The EU Commission approved a 24 million euro assistance package for Belarusian “civil society and independent media, students…youth professionals…small and medium-sized enterprises…[and] health capacities to respond to the COVID-19 pandemic.” Around the same time, the EU also implemented new sanctions on Belarusians involved in the ongoing crackdown on protesters, which continues to result in hundreds of civilian arrests every week. Meanwhile, the government continues to target human rights watchdogs: the courts added another two months to the pretrial detention of a coordinator for the Vyasna Human Rights Center, and police summoned the chairman of the Belarusian Journalists’ Association for questioning about “causing damage to national security.”
The US President-elect, Joe Biden, is set to begin normalizing US-Cuban relations by lifting certain sanctions imposed by the Trump administration, such as travel restriction and remittances. However, sanctions relating to Cuban Human Rights abuses are set to remain. In other news, dialogue between the San Isidro protesters and the government have fallen through, however, the unprecedented protest staged a few weeks ago continues to have its impact through its size and cross-cleavage support. The Cuban Catholic Church has waded in to call for dialogue while the protesters’ presence is stirring debate in the US surrounding the efficacy of sanctions.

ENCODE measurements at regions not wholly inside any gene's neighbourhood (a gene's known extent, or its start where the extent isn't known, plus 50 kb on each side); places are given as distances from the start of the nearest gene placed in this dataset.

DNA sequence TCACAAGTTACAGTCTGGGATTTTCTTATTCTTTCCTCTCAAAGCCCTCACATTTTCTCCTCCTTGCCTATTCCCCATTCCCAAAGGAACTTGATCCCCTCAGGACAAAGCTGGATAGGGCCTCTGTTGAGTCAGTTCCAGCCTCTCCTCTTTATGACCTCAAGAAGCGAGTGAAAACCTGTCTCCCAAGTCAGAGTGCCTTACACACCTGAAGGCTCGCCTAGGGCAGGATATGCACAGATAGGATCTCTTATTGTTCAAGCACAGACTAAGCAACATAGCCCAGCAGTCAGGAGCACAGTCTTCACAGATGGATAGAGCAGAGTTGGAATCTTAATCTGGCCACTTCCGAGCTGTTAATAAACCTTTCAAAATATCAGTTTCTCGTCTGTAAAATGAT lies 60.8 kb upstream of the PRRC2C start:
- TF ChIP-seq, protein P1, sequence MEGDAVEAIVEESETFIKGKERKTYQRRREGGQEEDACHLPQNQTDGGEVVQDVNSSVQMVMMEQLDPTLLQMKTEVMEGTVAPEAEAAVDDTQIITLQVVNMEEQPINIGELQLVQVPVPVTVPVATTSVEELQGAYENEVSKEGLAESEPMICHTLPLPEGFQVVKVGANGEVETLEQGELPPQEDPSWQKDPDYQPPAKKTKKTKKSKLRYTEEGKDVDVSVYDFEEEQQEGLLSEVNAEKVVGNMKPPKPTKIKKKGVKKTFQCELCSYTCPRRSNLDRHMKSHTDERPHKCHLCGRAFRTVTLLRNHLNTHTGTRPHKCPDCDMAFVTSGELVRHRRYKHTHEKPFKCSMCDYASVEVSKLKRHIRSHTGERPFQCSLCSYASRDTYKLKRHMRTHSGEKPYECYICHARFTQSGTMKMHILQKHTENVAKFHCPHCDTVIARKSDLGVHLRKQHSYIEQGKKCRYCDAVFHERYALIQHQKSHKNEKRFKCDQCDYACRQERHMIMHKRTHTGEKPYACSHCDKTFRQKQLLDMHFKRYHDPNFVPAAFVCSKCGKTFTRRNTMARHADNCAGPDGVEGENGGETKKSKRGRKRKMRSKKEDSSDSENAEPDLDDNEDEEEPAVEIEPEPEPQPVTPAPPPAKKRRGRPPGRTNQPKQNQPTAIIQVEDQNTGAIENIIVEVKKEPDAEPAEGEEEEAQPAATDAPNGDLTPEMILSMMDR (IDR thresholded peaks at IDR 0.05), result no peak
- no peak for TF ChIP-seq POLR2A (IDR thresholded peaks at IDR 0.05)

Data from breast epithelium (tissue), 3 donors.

On Saturday, the police arrested 35 members of the opposition MDC Alliance Youth which assembled to launch their 1 million programmes. The Secretary-General of the alliance claims the mass arrests are in aid of the ruling political party, the police claim they arrested the youths for an unsanctioned gathering. Meanwhile, reports claim authorities are evicting families amidst the ongoing health and economic crises, and a UN World Food Program is requesting $204 to assist as food insecurity impacts 4 million Zimbabweans.